But Israel did not call him on it.
In June 2002, less than a year after September 11th, George Bush gave his “Road Map” speech in which he concretized US policy in pursuit of an Arab state in the Jewish heartland of Judea and Samaria with the words:
A stable, peaceful Palestinian state is necessary to achieve the security that Israel longs for. So I challenge Israel to take concrete steps to support the emergence of a viable, credible Palestinian state. As we make progress towards security, Israel forces need to withdraw fully to positions they held prior to September 28, 2000. And consistent with the recommendations of the Mitchell Committee, Israeli settlement activity in the occupied territories must stop.
But Bush II was embraced, and is remembered, as a “friend of Israel.” Why?
The tone and style of Bush and Clinton before him (remember the Oslo Accords, Arafat on the White House lawn) was full of superficial love for Israel. They gave off gushy “Shalom Chaver” feelings while supporting Israel’s haters in their actions. The same certainly goes for Carter, who for that matter, was seen as a peacemaker in his day but in the end showed his fangs. All these Presidents had the ability to exhibit warmth to Israel while driving policies that hurt Israel’s national security.
In my last article, “Obama Good, Romney Bad for Israel” I wrote that as an Israeli, I prefer Obama to Romney because the transparency of the Obama agenda. Israel’s weakness to an American President’s perceived love is what leads the Jewish State to make dangerous concessions. Yet when a US leader, like Obama, is distant from Israel, even has animosity to it, this allows Israel to finally reject the long-standing bad policies that continued for decades under pressure from “friends of Israel.”
But let me be clear, I am not endorsing a candidate for US president. In fact, as an Israeli, I do not think I should vote in the US, though I may have the right to. My country is Israel, and it is with Israel that my allegiance lies, and this is the country that I want to build. I do not wish any harm to the US, in fact, I wish it blessings and I owe it a huge debt of gratitude. It is precisely because I respect America, that I do not vote in its elections. Since I am not involved in US issues, and do not live there, I would only be voting on what is best for Israel, and that just seems disingenuous.
I wish more American Jews would feel, like I do, that the place to vote for a Jew is in the Jewish State. We, the Jewish people, are building a county in the Middle East and we must be prepared to deal with the local threats with or without American support. Whether it is Iran, Hezbollah, Hamas or Fatah, Israel needs to act in its best interests before these threats materialize. What is best for Israel is not what is desired by Obama nor Romney as they have other interests in mind. What is best for Israel is independent policy-decision making.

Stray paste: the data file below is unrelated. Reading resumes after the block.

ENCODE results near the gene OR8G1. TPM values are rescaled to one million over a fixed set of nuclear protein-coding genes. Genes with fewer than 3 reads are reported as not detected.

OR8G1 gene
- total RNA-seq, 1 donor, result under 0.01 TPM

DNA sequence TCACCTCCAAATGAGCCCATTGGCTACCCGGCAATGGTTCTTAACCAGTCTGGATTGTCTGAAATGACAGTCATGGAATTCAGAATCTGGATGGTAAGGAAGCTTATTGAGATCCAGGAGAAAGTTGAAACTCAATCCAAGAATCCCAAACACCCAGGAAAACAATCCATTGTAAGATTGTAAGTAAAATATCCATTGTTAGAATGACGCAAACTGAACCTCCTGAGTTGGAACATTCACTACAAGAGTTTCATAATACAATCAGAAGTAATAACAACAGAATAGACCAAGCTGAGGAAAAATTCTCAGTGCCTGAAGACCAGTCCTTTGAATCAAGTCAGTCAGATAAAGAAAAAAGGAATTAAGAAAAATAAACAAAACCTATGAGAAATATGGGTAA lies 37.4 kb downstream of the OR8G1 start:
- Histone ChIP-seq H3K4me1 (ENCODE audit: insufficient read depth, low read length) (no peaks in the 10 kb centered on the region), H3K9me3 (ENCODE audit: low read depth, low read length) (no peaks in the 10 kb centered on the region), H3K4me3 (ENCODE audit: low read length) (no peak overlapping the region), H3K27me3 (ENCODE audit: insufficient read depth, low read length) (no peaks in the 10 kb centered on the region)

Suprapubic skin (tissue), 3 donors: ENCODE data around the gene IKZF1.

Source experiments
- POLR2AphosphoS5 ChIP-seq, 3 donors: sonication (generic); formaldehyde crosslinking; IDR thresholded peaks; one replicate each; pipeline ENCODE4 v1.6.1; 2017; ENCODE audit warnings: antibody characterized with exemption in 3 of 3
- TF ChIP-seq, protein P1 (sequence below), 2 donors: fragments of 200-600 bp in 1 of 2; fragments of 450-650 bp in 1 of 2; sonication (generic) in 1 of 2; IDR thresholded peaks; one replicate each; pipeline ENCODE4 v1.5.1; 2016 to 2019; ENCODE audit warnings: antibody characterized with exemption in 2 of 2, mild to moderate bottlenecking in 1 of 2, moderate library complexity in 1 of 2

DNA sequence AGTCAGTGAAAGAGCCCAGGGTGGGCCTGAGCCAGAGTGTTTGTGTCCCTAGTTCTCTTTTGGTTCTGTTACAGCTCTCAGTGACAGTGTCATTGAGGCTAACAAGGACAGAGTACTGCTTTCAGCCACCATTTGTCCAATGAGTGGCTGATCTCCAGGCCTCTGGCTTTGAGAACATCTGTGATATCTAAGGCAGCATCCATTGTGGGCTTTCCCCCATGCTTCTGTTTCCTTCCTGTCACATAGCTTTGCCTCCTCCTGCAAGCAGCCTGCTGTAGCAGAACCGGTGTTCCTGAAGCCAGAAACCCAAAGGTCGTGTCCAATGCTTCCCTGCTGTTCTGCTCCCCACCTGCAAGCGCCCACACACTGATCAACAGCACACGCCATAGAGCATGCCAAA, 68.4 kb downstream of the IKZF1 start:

Therefore, as an Israeli I am not afraid of an Obama second term. A certain amount of disengagement from bad State Department policy is a good for Israel, and in the long run, Israel and the US will be able to rebuild a relationship on a healthier, more equal basis. On the other hand, if Romney wins, Jews must be careful not to fall into the old habit of accepting bad US policy just because a president appears to have a heart for Israel. Instead, we should follow the money trail, and look hard into the policies to see if that presidential smile is genuine. Given the US’ record on Iran, and their fiscal interests there, Americans should not be fooled into believing that this or that US President will do everything in his power to protect Israel.
Instead of falling for the illusion of elections, Americans who love Israel would do well to focus on policies and take clear messages to both Romney and Obama camps: (1) move the US Embassy to Jerusalem in fulfillment of the 1995 law passed by Congress; (2) cut US financial support to the Palestinian Authority; (3) end US support for the shrinking of Israel through the advent of a Palestinian State in Judea and Samaria, the Jewish people’s ancestral homeland; (4) free Jonathan Pollard; (5) fight anti-semitism on U.S. campuses.
About the Author: Yishai Fleisher is a Contributing Editor at JewishPress.com, Chief Editor at JNi.media, talk-show host, and International Spokesman for the Jewish community of Hebron, an Israeli Paratrooper, a graduate of Cardozo Law School, and the founder of Kumah ("Arise" in Hebrew), an NGO dedicated to promoting Zionism and strengthening Israel's national character. Yishai is married to Malkah, and they live on the Mount of Olives in Jerusalem with their children.
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